We are conducting an important three-year project funded by Status of Women Canada addressing the issue of rape culture. Our project focuses on partnerships with colleges/CEGEPs to develop policy solutions, pedagogical strategies and knowledge mobilization approaches that respond to this problem. We believe that college campuses are an important point of engagement addressing rape culture as it is the bridge between high school and university and adult life.
During the past two years we have been with Forum Theatre as a strategy with our partners, The topic of each script came from our collaborators and was developed in deep consultation with many experts, survivors and key collaborators. Our previous scripts were:
- Disclosure Dilemma - which explore the complexities of telling others about an incident in a classroom setting
- Man Down - which explores toxic masculinity among male students
This year we are developing a forum theatre script which explores the intersection of rape culture and disability(ies).
What is/are disability(ies)?
We are exploring multiple definitions of disability currently we are working with:
“An umbrella term, covering impairments, activity limitations, and participation restrictions; an impairment is a problem in body function or structure; an activity limitation is a difficulty encountered by an individual in executing a task or action; while a participation restriction is a problem experienced by an individual in involvement in life situations.”
Why Forum Theatre?
Forum theater is a tool for exploring and rehearsing possible actions that people can take to diminish oppression and a laboratory to experiment with different courses of action. It teaches us that, as in life, if they don’t intervene, nothing will change, but also that doing “something” is not enough, it must be a strategic something. It can also allow us to explore possible solutions for a systemic problem. One of its main benefit is generating both solidarity and a sense of empowerment for the situation to change, from the audience. It can also teach us what we’re doing wrong when fixing a systemic problem.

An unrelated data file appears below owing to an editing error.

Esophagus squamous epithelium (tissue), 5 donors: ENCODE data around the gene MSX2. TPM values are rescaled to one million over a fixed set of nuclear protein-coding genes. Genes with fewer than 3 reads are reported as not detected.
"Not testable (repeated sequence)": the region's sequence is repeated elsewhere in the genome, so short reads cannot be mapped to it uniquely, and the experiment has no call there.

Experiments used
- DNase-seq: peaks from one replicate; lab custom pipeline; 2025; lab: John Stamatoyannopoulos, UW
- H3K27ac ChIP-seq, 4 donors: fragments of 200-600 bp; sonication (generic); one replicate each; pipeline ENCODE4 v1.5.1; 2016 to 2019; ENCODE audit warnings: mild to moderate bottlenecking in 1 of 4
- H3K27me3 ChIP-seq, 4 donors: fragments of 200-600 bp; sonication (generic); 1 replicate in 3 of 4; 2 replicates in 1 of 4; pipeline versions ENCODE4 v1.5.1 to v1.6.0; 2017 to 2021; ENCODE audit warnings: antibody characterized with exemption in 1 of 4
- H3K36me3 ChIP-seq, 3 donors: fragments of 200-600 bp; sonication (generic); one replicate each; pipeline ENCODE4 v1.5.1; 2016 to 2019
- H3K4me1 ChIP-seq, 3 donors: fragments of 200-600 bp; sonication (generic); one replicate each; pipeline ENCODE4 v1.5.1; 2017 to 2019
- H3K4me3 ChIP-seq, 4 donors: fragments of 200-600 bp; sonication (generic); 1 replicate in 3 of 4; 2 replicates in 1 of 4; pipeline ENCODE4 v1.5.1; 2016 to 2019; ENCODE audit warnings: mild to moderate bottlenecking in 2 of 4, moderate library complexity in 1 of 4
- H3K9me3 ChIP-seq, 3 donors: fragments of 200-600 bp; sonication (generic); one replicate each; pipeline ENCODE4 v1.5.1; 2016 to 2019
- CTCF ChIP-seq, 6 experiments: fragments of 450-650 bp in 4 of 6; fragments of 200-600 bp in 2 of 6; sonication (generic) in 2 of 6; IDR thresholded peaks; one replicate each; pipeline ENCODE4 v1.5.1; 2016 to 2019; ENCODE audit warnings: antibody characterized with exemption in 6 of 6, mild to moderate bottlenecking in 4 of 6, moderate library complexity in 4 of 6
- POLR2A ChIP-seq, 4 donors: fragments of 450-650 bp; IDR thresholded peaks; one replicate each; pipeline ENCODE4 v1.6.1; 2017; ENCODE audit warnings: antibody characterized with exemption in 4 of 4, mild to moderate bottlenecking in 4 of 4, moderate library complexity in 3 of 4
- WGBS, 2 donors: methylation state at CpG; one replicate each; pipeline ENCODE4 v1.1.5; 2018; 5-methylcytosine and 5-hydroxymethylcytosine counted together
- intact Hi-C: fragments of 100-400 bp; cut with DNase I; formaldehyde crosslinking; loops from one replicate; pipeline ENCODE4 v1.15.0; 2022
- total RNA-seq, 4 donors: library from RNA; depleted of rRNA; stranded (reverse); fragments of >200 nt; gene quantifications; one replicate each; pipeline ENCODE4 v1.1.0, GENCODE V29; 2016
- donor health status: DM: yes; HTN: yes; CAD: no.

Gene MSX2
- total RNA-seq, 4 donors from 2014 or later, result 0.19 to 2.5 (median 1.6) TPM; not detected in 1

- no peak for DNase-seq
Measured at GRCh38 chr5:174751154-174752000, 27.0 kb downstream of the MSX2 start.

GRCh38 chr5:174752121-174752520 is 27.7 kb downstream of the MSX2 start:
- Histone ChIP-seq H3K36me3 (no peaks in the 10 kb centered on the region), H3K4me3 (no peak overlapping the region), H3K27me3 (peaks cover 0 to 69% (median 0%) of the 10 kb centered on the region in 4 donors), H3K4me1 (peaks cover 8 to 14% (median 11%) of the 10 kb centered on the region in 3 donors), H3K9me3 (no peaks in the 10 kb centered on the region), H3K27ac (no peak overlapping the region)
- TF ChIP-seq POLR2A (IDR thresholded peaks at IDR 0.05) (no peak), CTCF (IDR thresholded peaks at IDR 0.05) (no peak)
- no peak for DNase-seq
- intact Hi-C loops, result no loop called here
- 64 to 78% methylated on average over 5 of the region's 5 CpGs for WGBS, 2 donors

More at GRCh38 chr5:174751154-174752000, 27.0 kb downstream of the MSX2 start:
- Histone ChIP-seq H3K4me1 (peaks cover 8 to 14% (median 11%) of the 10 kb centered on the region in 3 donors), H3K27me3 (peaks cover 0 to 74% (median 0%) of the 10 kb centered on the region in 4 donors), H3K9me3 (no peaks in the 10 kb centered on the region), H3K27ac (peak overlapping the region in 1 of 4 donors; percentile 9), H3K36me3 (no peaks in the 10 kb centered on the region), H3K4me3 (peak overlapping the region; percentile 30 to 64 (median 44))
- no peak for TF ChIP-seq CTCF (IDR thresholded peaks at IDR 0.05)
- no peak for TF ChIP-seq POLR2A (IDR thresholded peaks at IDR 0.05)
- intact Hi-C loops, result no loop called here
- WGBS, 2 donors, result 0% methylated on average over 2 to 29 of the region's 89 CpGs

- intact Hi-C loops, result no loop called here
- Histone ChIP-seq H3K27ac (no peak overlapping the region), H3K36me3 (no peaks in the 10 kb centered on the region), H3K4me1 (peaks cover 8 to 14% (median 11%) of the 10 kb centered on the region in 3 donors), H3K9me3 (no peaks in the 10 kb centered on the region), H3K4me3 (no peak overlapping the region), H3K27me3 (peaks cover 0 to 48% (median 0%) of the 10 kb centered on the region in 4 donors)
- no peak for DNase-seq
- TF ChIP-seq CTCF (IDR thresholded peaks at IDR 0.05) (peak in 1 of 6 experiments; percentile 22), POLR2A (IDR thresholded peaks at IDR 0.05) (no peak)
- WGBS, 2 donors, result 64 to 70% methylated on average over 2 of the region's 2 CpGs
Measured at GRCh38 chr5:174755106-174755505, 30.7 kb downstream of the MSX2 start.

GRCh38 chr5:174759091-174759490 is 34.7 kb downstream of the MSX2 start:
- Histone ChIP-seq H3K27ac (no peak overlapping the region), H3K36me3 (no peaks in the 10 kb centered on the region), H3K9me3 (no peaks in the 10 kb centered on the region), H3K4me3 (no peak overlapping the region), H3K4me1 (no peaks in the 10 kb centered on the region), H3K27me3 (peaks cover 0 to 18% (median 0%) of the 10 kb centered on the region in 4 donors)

Why focus on the intersection of disability and rape culture?
People with disabilities:
- are affected by rape culture disproportionally. This population experiences it more with less resources available.
- are sexually victimized more often than others who do not have a disability and are more affected by sexual violence culture. In fact, sexual abuse is, oftentimes, the only sexual experience that they experience. For example, one study reported that 49 percent of people with intellectual disabilities will experience 10 or more sexually abusive incidents.
- want to have relationships, love and romance. They want the same things as anyone else, but it's harder for them. They are very lonely, which makes them vulnerable to sexual violence.
- may not understand what is happening or have a way to communicate the assault to a trusted person. Those with less severe disabilities may realize they are being assaulted, but don’t know that it’s illegal and that they have a right to say no.
- may never tell anyone about the abuse due to threats to their well-being or that of their loved ones by the abuser.
SACHA supports survivors of sexual assault while working to end sexual violence.
The World Health Organization sensibilize the general public to global problems and to marginalized people.
This article, which is part of a series, describes how sex education can help people with disabilities avoid being victim of sexual violence.
The Arc is an organization that helps people with disabilities in various problems. This article helps people with disabilities avoid sexual violence.
This article explains how Forum Theatre works and what are its benefits.
This article made by the University of South Hampton describes the aim and the process of Forum Theatre